Dec. 20, 2013
Though recent increases in flu activity are not unusual, Texas issued flu testing and treatment guidance today to doctors and is continuing to encourage everyone to get vaccinated now to protect themselves.
The level of flu-like illness is classified as “high” in Texas, and medical providers are seeing an increase in flu in multiple parts of the state. Unusually severe cases of flu-like illness are routinely investigated during the flu season by local health departments in coordination with the Texas Department of State Health Services. H1N1 is the most common circulating flu strain so far this season. This year’s flu vaccine includes protection against the most common flu strains, including H1N1.
DSHS advises clinicians to consider antiviral treatment, even if an initial rapid-flu test comes back negative. A negative result does not exclude a diagnosis of flu in a patient with suspected illness. Antiviral treatment is recommended for anyone with confirmed or suspected flu who is hospitalized, has severe or progressive illness or is at a higher risk for complications.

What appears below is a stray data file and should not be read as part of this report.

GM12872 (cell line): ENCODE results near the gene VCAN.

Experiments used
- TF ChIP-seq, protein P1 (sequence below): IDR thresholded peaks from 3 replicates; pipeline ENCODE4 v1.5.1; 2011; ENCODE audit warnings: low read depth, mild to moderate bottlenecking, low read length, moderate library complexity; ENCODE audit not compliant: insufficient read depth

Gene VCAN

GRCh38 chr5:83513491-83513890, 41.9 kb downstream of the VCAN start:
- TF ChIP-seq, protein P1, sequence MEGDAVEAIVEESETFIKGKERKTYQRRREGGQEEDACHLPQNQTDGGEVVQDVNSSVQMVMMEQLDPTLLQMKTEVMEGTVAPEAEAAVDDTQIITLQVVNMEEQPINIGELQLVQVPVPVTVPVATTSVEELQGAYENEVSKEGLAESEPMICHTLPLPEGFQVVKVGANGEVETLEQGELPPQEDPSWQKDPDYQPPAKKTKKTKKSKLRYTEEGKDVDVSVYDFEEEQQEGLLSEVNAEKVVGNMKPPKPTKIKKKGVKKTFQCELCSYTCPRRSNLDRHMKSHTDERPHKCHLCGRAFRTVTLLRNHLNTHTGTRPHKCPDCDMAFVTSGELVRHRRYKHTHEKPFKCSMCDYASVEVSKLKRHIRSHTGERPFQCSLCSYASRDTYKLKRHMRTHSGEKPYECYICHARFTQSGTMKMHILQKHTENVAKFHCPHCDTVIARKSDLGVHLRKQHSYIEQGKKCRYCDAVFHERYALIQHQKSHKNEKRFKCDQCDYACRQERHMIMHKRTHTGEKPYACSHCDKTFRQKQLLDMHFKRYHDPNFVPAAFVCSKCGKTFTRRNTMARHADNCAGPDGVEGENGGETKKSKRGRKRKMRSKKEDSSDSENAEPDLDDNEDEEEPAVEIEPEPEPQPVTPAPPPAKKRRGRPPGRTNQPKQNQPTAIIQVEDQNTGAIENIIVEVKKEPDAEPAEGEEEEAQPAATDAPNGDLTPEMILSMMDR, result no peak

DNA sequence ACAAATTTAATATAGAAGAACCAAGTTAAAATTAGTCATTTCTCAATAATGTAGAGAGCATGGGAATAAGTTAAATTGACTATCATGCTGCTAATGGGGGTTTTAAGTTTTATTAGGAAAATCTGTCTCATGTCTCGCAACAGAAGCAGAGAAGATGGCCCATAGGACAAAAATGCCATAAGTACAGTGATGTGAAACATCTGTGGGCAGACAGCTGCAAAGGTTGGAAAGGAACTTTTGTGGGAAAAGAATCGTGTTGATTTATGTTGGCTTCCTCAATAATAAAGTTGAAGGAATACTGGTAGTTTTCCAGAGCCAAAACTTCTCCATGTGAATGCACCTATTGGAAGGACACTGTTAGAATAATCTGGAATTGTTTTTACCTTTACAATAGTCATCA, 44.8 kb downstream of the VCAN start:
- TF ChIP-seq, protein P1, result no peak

“Flu is on the rise and causing severe illness in certain people. It is not unexpected this time of year, but it’s a good reminder for people to get vaccinated and stay home if they’re sick,” said Dr. David Lakey, DSHS commissioner. “Flu can be deadly. People who have not been vaccinated should do so now. It’s the best defense we have.”
Flu is a serious disease that kills an average of 23,600 Americans a year, according to estimates from the Centers for Disease Control and Prevention. People over 65, pregnant women, young children and people with chronic health conditions are most at risk for complications, so it’s especially important for them to be vaccinated.
Flu cases and flu-related deaths in adults are not required to be reported to DSHS. Healthcare providers are required to report pediatric flu deaths to their local health department within one business day. There are no confirmed pediatric flu deaths in Texas this season.
DSHS recommends everyone six months old and older get vaccinated. People should talk to their health care provider about the best type of flu vaccine for them. A nasal spray version is available for healthy people ages 2 to 49 who are not pregnant, and a high-dose vaccine is approved for people 65 and older.
Dr. Lakey also urged people to follow standard illness-prevention steps:
- Wash hands frequently with soap and water or alcohol-based hand sanitizer;
- Cover coughs and sneezes;
- Stay home if sick
For more information, go to www.TexasFlu.org.
DSHS Influenza Health Alert: www.dshs.state.tx.us/news/releases/Influenza-Health-Alert-122013.pdf
(Media Contact: DSHS Press Office, 512-776-7119)